Portugal is to get a €78bn ($116bn) bail-out from the European Union and the International Monetary Fund, the third eurozone country to receive emergency external funding. Lex’s John Authers and Vincent Boland discuss if it’s enough to resolve the country’s longer-term economic problems. Read more

Political junkies throughout Europe will, for one weekend at least, take their eyes away from the ongoing turbulence in Portugal and shift 3,500km to the northeast, where Finnish voters go to the polls on Sunday in what has become one of the most interesting national elections since the outbreak of the eurozone crisis.

As we’ve chronicled in the FT for several months, the once safely pro-EU Scandinavian country has seen an incredible surge in support for the populist True Finns party, which has run on an avowedly anti-euro and “no more bail-outs” platform. A victory for the party, led by MEP Timo Soini, could throw a huge wrench into EU efforts to rescue Portugal.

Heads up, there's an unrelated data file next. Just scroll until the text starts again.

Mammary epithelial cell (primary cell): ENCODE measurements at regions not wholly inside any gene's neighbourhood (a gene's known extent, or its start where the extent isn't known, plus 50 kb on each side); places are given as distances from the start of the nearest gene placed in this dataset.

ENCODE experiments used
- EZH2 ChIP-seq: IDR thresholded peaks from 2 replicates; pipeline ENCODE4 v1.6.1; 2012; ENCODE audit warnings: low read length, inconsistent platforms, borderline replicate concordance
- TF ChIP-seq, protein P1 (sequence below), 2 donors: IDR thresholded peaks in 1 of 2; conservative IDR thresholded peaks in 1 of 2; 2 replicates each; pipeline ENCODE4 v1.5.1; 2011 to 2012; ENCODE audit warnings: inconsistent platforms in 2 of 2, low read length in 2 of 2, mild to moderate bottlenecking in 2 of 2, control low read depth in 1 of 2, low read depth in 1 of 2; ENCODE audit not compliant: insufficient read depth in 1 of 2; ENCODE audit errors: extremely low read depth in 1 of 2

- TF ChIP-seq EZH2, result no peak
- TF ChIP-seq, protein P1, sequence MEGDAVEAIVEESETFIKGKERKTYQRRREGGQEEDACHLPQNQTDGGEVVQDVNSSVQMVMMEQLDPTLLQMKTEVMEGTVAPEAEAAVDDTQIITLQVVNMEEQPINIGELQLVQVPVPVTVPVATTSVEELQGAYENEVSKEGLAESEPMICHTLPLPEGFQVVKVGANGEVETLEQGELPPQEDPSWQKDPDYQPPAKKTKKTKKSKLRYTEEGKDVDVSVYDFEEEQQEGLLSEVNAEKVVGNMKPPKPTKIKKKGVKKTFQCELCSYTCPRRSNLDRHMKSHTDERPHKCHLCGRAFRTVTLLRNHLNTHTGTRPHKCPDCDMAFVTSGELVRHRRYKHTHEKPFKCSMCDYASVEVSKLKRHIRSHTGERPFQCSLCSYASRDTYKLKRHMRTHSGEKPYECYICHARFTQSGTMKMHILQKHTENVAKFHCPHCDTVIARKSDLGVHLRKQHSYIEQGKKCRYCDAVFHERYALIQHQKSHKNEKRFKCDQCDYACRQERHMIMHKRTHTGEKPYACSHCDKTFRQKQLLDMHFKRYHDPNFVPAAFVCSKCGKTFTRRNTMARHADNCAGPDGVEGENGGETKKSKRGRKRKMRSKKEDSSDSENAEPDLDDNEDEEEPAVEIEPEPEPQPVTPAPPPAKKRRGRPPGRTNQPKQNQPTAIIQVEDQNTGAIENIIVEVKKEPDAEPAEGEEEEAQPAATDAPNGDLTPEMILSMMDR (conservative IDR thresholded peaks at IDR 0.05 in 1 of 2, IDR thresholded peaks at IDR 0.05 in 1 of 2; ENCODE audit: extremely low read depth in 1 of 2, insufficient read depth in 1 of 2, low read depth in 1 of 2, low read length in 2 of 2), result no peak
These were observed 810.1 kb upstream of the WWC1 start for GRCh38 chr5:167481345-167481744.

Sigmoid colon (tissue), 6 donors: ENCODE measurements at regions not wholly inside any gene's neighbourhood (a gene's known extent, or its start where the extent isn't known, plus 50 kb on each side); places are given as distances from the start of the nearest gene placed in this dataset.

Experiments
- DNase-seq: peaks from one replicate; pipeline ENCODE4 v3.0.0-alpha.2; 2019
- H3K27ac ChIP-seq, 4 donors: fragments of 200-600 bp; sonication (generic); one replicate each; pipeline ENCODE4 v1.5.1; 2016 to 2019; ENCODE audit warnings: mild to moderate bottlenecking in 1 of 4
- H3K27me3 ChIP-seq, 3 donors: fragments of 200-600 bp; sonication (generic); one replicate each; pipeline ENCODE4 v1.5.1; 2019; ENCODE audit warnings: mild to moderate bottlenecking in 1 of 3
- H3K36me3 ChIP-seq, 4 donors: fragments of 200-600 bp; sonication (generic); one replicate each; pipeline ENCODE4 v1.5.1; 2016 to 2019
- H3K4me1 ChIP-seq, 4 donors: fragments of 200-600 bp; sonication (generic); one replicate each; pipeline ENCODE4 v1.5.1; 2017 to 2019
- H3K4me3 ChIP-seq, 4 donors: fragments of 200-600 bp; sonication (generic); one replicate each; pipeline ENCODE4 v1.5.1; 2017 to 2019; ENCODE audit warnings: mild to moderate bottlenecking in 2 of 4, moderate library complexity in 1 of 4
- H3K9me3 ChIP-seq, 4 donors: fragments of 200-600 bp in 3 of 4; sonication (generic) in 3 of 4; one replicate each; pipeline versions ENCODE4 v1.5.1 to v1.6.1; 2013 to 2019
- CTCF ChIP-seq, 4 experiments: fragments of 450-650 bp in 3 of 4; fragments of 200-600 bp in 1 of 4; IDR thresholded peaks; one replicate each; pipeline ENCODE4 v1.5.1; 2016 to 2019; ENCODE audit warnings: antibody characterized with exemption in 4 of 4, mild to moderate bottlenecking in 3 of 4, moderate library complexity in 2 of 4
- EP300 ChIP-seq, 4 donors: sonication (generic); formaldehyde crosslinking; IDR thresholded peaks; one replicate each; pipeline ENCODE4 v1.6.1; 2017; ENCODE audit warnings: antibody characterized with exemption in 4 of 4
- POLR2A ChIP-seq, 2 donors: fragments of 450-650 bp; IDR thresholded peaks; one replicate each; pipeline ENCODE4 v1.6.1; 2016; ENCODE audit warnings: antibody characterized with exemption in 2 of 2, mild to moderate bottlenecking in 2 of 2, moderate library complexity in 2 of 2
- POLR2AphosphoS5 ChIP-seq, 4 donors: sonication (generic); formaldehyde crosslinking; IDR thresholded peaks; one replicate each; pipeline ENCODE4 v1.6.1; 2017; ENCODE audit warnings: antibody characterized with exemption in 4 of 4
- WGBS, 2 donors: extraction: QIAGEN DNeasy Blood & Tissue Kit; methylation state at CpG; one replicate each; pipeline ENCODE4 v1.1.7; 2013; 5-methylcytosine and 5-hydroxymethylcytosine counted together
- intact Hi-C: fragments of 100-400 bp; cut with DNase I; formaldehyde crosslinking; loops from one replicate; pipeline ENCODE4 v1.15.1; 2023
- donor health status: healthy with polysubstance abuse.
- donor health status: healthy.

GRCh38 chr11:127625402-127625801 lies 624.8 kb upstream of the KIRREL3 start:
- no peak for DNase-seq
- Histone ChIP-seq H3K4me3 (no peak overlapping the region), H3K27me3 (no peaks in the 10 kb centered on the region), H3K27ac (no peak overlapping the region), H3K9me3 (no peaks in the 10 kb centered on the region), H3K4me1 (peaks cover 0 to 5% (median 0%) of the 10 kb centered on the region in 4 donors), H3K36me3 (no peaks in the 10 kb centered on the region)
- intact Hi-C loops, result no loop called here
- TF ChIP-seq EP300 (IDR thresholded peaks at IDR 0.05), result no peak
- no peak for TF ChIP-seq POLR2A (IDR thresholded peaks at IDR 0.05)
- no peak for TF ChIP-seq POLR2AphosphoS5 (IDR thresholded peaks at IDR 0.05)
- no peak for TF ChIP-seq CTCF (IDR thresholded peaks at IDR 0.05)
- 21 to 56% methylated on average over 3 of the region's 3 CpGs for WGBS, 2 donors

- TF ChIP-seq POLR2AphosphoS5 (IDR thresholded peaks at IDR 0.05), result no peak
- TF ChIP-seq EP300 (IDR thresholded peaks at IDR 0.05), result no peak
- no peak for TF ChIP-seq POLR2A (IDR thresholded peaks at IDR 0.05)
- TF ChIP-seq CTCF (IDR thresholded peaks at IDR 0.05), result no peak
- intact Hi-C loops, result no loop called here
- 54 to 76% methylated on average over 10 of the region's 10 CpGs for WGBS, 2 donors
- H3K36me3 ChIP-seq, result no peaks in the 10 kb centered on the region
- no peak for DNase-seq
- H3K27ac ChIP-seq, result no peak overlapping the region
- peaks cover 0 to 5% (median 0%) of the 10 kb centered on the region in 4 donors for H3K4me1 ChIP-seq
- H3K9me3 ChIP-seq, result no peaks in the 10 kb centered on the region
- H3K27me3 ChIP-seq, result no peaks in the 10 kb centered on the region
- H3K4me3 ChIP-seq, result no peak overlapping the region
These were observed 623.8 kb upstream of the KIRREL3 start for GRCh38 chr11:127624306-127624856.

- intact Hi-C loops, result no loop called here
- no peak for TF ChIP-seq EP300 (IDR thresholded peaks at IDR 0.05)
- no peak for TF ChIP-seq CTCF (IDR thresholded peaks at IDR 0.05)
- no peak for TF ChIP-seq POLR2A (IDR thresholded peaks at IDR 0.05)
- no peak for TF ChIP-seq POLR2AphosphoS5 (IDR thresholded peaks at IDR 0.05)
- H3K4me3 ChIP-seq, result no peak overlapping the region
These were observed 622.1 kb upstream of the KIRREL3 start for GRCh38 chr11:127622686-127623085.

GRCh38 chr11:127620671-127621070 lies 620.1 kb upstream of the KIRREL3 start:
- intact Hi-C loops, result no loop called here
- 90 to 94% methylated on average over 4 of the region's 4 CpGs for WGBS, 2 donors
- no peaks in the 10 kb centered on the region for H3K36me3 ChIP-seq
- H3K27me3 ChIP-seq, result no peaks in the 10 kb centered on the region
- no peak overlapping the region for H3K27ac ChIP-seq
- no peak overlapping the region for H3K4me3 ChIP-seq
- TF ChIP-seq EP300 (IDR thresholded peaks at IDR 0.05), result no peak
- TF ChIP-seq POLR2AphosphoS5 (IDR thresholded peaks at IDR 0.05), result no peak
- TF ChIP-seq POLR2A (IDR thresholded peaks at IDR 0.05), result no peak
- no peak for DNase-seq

The final opinion poll going into Sunday’s vote shows True Finns support slipping a bit, however. Last month, a TNS Gallup poll put them in second place at 18.3 per cent, just 2 percentage points behind the front-running centre-right National Coalition party. The latest TNS Gallup survey had them at just 16.9 per cent, however, and a survey issued Thursday by public broadcaster YLE put Soini back in fourth with just 15.4 per cent. Read more

Portugal will be asked to implement sweeping austerity measures and conduct a major privatisation programme when negotiations begin next week to hammer out a likely €80bn bailout package with the European Union and International Monetary Fund. Read more

Another eurozone country has been humbled by its banks. Earlier this week, Portugal’s banks were threatening a bond-buyers’ go-slow unless the caretaker government sought financial help from other European Union countries. After being beaten up in Wednesday’s debt auction, Lisbon has waved the white flag. The country’s caretaker leaders have now admitted that Portugal will need outside help. Read more